Ramble 110: That was an era of literature, this is of technology: 5 reasons why!

The grandeur and splendour of a smoke belching world, of bad red-black bricks which overpower the identity of a common man and kill it slowly, mercilessly. Perhaps, this was the world the greatest writers were born into. Some were born in the grandeur and splendour of epoch of living art, of little and great traditions seemingly colliding with one another.

They wrote to reveal, we write to appeal.

Here are ten reasons why they wrote better than we do now:

5) There were fewer people to write: In this bursting world of blogging there are plainly too many writers. From fanfictions turned into novels to youtubers ghost writing terrible books; publishing has become rather too easy. Wealth is not hard to acquire and it is even simpler to splurge it.

4) There were fewer things to do: A man could go to court or the park or to work but always seemed to curl up with a book at night. Now there are too many ladies waiting for you to take them to bed and lesser time to please all of them.

3) There was a limited world: Often a limited world is the best kind. It is kind of with good food, when there is too much of it your avarice for it dies with every delectable meal.

2) There were less answers and more questions: The subjects on lives of matters of birth and death and what lay in between had been less thought about. Research was less and more theories; every idea is applicable until you stumble upon the right one. And in the literary world, there is no “right answer”.

1) There was more love for the little things: Virginia Wolf once wrote about moths and headaches and they sold like potatoes on an Irish farm. People care for more about of the ideas and the words to find about the inner meaning of life. Proust’s 1 billion word voluminous literature was termed as ‘the masterpiece of the century’ for not what it brought but for what it took. Today, we have a longer life span but a shorter attention span; great lines only end up being our favorite quotes to flaunt. Like I would flaunt this quote written by Goethe (pronounced: Ger-te): “Wilhelm, what would the world mean to our hearts without love! What is a magic lantern without its lamp!”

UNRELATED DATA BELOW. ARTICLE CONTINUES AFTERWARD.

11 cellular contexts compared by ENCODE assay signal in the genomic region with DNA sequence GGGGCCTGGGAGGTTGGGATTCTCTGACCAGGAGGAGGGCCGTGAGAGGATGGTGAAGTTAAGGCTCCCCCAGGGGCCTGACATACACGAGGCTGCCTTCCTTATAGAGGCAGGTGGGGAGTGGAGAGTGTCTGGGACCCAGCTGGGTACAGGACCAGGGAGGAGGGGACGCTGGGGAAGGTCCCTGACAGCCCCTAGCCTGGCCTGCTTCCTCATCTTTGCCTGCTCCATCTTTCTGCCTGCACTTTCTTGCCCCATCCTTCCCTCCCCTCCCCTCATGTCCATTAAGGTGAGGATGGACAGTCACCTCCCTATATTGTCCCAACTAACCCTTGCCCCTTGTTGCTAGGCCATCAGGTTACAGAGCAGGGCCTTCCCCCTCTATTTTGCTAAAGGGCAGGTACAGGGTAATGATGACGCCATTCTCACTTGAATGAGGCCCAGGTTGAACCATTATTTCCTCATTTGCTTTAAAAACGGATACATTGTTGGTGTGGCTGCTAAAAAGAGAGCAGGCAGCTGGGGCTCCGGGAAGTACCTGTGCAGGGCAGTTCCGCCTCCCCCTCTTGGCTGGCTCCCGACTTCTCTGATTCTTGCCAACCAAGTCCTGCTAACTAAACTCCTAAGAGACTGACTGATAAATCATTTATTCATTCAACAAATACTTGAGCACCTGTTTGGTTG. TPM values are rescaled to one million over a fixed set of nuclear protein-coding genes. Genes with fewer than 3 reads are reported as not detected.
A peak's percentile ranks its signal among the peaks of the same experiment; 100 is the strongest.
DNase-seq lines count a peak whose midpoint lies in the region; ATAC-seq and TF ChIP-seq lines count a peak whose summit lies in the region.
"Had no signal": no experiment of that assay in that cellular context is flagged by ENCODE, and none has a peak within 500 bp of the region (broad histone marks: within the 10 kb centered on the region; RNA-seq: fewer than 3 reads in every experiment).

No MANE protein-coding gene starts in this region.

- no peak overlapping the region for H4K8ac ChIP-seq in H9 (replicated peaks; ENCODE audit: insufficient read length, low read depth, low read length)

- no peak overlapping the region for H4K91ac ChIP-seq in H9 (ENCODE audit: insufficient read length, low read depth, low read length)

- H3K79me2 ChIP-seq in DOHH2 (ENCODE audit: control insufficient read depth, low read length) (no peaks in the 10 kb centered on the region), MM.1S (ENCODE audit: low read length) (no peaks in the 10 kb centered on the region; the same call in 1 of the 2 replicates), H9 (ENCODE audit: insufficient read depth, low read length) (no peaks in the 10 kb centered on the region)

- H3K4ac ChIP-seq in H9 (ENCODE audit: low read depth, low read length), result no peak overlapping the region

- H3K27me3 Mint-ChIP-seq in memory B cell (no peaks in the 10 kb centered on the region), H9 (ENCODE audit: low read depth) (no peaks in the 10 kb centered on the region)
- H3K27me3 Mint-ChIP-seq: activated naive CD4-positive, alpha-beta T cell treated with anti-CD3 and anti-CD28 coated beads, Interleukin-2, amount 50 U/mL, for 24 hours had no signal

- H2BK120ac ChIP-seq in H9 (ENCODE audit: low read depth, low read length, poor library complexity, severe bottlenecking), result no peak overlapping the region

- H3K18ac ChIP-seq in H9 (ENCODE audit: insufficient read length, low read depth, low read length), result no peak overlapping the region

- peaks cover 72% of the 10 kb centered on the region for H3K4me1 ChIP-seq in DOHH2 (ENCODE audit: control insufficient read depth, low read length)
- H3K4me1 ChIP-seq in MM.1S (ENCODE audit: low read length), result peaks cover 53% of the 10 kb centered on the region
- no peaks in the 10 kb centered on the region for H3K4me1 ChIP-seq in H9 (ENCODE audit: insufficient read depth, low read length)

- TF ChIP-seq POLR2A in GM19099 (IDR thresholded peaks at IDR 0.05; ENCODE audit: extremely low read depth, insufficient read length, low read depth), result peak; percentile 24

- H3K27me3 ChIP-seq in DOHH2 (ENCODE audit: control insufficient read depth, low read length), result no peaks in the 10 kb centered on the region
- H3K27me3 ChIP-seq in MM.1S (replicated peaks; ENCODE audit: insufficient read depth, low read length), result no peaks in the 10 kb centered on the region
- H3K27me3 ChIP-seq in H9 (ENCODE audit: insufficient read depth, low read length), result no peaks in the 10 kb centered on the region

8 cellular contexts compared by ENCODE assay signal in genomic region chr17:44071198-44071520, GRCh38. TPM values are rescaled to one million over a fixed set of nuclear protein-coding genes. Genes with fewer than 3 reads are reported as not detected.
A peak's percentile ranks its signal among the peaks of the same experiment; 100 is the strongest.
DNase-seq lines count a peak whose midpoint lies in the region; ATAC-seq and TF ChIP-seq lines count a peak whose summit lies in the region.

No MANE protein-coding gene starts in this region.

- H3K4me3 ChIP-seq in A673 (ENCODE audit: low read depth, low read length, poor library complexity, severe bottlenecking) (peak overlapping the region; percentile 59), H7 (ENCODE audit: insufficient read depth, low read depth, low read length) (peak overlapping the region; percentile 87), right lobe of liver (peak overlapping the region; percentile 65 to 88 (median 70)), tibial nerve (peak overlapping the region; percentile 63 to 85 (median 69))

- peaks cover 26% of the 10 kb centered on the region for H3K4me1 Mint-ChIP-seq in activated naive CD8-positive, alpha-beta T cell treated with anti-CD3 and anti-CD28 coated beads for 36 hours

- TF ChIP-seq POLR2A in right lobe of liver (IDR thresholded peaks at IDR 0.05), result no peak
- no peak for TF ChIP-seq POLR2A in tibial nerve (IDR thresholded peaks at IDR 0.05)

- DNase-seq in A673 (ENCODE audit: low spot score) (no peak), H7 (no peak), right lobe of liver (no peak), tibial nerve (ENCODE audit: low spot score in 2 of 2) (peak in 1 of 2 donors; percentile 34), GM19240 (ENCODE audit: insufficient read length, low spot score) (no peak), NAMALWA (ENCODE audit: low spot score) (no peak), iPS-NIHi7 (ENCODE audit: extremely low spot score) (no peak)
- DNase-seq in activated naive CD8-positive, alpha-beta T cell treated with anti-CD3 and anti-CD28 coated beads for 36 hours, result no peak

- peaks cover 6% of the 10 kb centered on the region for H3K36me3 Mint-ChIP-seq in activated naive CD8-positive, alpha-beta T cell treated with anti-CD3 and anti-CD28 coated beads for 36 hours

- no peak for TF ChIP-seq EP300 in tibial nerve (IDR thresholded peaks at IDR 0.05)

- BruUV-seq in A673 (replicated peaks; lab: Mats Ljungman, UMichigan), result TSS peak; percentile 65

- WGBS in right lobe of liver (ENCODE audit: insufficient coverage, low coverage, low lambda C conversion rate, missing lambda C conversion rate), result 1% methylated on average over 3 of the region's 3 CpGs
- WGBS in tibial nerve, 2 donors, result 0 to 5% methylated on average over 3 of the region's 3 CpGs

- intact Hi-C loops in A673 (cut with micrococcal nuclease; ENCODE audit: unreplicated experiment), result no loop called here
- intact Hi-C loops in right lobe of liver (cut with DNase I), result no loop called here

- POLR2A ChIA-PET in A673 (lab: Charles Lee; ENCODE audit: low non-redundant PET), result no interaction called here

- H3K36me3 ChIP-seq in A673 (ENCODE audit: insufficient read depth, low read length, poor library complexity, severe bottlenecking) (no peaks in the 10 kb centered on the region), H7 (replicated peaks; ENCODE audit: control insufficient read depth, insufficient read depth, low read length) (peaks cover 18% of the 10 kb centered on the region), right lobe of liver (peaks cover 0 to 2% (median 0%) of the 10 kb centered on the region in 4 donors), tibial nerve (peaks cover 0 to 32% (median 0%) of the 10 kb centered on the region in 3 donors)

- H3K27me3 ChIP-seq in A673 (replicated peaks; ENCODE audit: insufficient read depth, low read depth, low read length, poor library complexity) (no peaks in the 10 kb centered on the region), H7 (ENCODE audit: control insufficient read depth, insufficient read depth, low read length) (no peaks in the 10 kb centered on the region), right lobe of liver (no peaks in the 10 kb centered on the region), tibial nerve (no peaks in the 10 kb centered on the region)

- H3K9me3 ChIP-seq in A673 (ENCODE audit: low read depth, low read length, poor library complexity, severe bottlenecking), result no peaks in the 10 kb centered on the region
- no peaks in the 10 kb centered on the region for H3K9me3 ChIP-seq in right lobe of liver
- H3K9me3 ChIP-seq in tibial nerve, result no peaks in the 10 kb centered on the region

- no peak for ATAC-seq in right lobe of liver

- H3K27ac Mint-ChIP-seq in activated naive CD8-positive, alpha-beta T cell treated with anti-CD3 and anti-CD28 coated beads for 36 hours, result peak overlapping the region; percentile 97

Or maybe we are flopping geniuses in our own way and the only reason they haven’t found us yet is because we are not yet ‘classics’.


2 thoughts on “Ramble 110: That was an era of literature, this is of technology: 5 reasons why!

  1. Amusingly provocative essay. Point 4 is soo wrong though. Try Samuel Pepys Diary or Boswells. Read up on Wilkes and the Hellfire club. Lad they were always at it, there were plenty of willing ladies, and no television as a distraction. Amazing they had time to write at all really. Actually I’m re-reading Far from the Madding Crowd again- ah that Thomas Hardy! Never used one word when he could use fourteen, but then authors were all like that back then.

    Liked by 1 person

    1. Thanks for the feedback! It was meant to be a joke though. I completely agree that they might have had less things to do but they did engage in several activies; the opinions of the future generations about us would be quite similar! Plus, thanks for the recommendations.


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